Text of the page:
Years ago, I worked with inner-city youth in a Residential Treatment Center and then through a Community Mental Health System in Springfield, Ohio. I worked with teen-age boys who had been severely abused, neglected and rejected, who would soon become adults and eventually parents, oftentimes perpetuating the same cycle of violence. Richard, a bright, athletic, 15 year-old was a born leader; he had been tied down spread-eagle to his bed and had his throat slit by his father when he was 8-years old; Buddy, a likeable, caring youth yet, very self-destructive 15 year-old, had nearly every bone in his body broken by his parents through years of abuse and then was left on the back step of an institution on a cold winter’s night in Cleveland when he was 5 years old and the list goes on. I’ve had a knife stuck to my throat by a 16 year old; I intervened in a suicide attempt by a 16 year-old youth as he slit his throat with a broken pop bottle; and I know personally of a case in which a 15 year-old boy was raped by 14 other boys in an Ohio prison where I worked for a short while. I’ve also worked with pre-adolescent youth who at 6 and 8 years old were daily left unsupervised, ran the streets with older youth, stealing, running drugs, drinking, fighting. The single parents who worked at minimum wage jobs could not afford child care. And this is in America! The atrocities that take place in third world countries such as Afghanistan, Sudan, Rwanda and others are unthinkable; which is perhaps part of the problem. Americans are comfortably numb to the reality of how much of the world is suffering. We have created an illusion that protects us from the hell that half of the world lives in every day. The problem is this: in God’s creation, we are intimately connected with all of life; the least of these my brethren and even the tiniest sparrow is valued equally in the eyes of God. We cannot choose to ignore this reality any longer. As people of faith who profess the love of Christ and embrace the Golden Rule, we must take action and strive to make a more just world. There can be no peace without justice! And, as I have experienced, our children are not safe in a world that allows such inequity and injustice to exist. We have the resources on this planet; we have the technological capability to make it happen; all we need is the love in our hearts and the wisdom in our actions.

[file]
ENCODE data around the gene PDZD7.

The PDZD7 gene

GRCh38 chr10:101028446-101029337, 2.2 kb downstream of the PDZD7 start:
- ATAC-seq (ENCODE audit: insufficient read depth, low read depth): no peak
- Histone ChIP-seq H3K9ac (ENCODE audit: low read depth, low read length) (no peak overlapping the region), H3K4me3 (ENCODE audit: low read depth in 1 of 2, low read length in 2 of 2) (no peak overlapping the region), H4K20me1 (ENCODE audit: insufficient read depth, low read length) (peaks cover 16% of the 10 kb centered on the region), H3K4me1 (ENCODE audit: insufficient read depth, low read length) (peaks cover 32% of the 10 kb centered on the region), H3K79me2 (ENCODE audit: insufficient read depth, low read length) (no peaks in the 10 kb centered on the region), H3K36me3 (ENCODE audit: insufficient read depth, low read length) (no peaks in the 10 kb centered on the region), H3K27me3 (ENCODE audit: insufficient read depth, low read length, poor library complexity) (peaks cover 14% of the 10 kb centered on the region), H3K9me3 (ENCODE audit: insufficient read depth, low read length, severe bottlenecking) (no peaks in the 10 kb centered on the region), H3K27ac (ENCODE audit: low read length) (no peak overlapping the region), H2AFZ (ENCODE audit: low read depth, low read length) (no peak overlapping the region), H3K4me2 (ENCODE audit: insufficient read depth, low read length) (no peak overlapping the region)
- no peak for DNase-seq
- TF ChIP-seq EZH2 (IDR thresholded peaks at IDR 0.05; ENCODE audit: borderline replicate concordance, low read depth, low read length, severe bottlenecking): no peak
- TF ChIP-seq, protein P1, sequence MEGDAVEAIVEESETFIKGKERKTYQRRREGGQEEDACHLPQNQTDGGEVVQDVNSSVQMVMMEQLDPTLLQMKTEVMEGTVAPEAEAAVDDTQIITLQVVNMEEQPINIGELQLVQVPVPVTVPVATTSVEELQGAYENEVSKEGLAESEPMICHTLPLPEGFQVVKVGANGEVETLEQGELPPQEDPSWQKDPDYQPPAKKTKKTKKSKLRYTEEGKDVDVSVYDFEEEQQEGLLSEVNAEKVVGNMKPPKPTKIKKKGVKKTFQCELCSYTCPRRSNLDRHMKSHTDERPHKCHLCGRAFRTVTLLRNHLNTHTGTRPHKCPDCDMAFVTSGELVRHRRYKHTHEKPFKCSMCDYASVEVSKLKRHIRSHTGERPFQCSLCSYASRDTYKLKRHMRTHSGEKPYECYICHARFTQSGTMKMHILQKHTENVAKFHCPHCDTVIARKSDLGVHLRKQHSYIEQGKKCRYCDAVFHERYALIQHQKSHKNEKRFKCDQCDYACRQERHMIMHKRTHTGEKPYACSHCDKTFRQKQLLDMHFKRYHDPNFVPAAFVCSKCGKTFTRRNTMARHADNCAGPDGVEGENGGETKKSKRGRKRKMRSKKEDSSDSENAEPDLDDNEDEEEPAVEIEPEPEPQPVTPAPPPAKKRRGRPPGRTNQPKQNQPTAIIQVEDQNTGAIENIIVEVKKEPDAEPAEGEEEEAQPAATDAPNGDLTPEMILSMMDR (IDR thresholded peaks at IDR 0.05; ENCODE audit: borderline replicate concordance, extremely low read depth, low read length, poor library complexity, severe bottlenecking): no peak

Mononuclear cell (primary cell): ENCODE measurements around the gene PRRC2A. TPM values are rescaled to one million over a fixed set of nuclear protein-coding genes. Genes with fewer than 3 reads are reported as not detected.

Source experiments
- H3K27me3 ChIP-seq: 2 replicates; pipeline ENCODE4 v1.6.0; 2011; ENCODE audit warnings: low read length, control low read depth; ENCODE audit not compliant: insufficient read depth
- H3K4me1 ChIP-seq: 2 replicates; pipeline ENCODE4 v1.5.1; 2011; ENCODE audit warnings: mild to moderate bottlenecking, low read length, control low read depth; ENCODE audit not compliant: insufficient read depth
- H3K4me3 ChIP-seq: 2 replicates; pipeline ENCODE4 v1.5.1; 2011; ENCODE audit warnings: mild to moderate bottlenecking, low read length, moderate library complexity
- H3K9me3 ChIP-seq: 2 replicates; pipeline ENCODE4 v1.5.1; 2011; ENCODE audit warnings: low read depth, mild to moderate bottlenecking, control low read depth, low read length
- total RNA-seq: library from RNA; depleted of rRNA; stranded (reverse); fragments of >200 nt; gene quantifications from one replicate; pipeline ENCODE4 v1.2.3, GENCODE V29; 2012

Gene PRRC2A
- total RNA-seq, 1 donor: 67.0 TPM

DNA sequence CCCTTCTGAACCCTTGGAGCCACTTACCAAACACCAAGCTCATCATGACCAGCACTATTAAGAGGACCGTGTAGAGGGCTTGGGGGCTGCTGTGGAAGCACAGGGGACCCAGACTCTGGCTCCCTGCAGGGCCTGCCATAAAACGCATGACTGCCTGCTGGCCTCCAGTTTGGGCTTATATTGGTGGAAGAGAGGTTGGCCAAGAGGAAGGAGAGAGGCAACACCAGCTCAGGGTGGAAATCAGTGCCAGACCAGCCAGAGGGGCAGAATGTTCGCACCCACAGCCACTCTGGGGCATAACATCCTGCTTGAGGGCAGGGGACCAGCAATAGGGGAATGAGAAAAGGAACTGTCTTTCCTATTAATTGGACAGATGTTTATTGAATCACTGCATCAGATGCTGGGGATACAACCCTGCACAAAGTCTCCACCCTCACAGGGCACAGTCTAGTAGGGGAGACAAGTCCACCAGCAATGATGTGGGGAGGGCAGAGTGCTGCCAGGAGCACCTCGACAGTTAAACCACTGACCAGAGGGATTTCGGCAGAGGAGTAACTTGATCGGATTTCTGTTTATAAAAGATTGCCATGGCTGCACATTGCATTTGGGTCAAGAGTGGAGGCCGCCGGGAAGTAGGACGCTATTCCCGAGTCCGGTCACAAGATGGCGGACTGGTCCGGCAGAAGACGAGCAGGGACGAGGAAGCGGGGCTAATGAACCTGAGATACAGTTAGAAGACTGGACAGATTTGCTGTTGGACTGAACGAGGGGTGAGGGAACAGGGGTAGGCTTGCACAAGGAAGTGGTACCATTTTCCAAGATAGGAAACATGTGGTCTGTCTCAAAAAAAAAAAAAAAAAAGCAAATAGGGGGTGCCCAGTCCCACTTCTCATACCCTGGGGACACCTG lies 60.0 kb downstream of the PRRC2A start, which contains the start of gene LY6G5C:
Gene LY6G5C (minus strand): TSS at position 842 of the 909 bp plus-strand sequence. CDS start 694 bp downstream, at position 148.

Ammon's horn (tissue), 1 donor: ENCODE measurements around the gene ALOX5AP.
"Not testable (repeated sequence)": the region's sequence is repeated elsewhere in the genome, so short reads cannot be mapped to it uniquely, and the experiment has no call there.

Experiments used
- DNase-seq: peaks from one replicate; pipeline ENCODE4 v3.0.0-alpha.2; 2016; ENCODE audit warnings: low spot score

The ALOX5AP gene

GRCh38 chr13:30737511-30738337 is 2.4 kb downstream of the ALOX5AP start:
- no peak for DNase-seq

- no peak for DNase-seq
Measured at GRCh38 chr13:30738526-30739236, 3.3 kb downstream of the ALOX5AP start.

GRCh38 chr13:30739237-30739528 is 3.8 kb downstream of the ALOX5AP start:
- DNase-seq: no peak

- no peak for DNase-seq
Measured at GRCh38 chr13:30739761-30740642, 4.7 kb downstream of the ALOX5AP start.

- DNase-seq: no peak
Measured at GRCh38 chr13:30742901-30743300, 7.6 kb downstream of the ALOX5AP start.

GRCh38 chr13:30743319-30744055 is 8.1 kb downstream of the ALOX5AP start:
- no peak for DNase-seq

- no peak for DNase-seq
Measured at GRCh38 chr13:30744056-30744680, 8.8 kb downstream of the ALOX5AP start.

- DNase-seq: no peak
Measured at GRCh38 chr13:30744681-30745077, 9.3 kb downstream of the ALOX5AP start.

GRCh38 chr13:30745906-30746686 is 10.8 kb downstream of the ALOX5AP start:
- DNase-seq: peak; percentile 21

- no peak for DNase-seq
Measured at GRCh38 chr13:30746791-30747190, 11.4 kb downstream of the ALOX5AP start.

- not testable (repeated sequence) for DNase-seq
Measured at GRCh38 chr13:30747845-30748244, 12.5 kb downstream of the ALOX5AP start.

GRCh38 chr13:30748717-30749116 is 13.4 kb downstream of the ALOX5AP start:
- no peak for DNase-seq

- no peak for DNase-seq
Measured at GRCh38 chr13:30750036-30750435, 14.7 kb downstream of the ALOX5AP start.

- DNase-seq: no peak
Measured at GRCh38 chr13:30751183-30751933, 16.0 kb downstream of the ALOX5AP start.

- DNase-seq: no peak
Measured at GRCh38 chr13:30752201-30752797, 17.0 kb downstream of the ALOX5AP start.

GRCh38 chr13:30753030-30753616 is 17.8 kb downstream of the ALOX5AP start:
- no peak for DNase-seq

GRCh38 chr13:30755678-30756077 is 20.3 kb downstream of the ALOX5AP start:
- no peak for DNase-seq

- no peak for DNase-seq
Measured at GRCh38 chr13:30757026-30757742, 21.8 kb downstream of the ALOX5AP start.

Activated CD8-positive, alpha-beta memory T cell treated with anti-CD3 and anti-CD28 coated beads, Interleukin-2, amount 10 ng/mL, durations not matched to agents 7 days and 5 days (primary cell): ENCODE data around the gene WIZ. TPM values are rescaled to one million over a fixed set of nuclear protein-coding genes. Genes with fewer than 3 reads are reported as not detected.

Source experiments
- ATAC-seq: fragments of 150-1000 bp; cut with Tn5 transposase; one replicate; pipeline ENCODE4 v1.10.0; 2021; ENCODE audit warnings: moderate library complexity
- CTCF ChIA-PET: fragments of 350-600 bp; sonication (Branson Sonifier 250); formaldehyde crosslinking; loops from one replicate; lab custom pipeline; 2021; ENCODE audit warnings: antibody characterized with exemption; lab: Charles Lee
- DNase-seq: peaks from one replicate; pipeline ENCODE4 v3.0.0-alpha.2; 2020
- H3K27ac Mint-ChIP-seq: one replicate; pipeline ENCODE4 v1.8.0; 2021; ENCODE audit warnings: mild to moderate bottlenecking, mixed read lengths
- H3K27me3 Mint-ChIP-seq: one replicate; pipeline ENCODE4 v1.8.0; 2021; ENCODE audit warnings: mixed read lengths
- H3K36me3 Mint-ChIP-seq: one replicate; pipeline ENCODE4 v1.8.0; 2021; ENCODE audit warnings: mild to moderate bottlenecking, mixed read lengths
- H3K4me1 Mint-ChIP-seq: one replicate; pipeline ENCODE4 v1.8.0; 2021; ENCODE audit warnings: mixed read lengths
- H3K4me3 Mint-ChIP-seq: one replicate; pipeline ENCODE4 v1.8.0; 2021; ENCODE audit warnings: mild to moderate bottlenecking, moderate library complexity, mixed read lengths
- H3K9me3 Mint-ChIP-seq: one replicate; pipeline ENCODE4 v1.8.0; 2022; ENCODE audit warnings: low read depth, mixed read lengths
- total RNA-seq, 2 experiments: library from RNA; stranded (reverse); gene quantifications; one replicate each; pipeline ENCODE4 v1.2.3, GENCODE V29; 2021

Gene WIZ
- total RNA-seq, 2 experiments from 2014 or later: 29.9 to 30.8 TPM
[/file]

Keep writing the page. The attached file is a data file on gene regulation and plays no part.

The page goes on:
What does this have to do with terrorism! It’s the mentality in this country that allows such atrocities to happen, not only in our back yard, but also abroad that leads to violence everywhere. Doctor Martin Luther King, Jr. stated that only love can overcome hate. We must learn the greater love that God has intended for us; agape love as the Greeks called it; a love that does not discriminate; a love that allows us to love our enemies, (but thank God, it doesn’t say we must like them!) We must learn forgiveness and reconciliation; or, if we continue to live by the sword, be ready to die by the sword.
My daughter died by the sword and I say it’s time to learn a new way. Clarity has come to me out of her death and I now understand the wisdom of turning our swords into plowshares. Our government spends nearly a half a trillion dollars per year on military expenditures! That amount of money blows my mind! But what really blows my mind is the good that could result if it were spent to alleviate human suffering and basic needs: every child in the world could have food and medicine; justice could prevail; and the hate for America would surely dissipate as the wielding of our power would be for good, guided by God’s wisdom and love.
Impossible! Some will say. But, I believe it is possible; I believe that this is truly what God wills for us; and, I believe that if every person who believes in God, Allah, Enlightenment, Krishna or Wankan Tanka, the Great Mystery committed to peace, we could overcome the pervasive injustice and create a world that would be peaceful and Divinely inspired. After all, what is the alternative? As Dr. King so wisely stated in 1967, The past is prophetic in that wars are poor chisels for carving out peaceful tomorrows.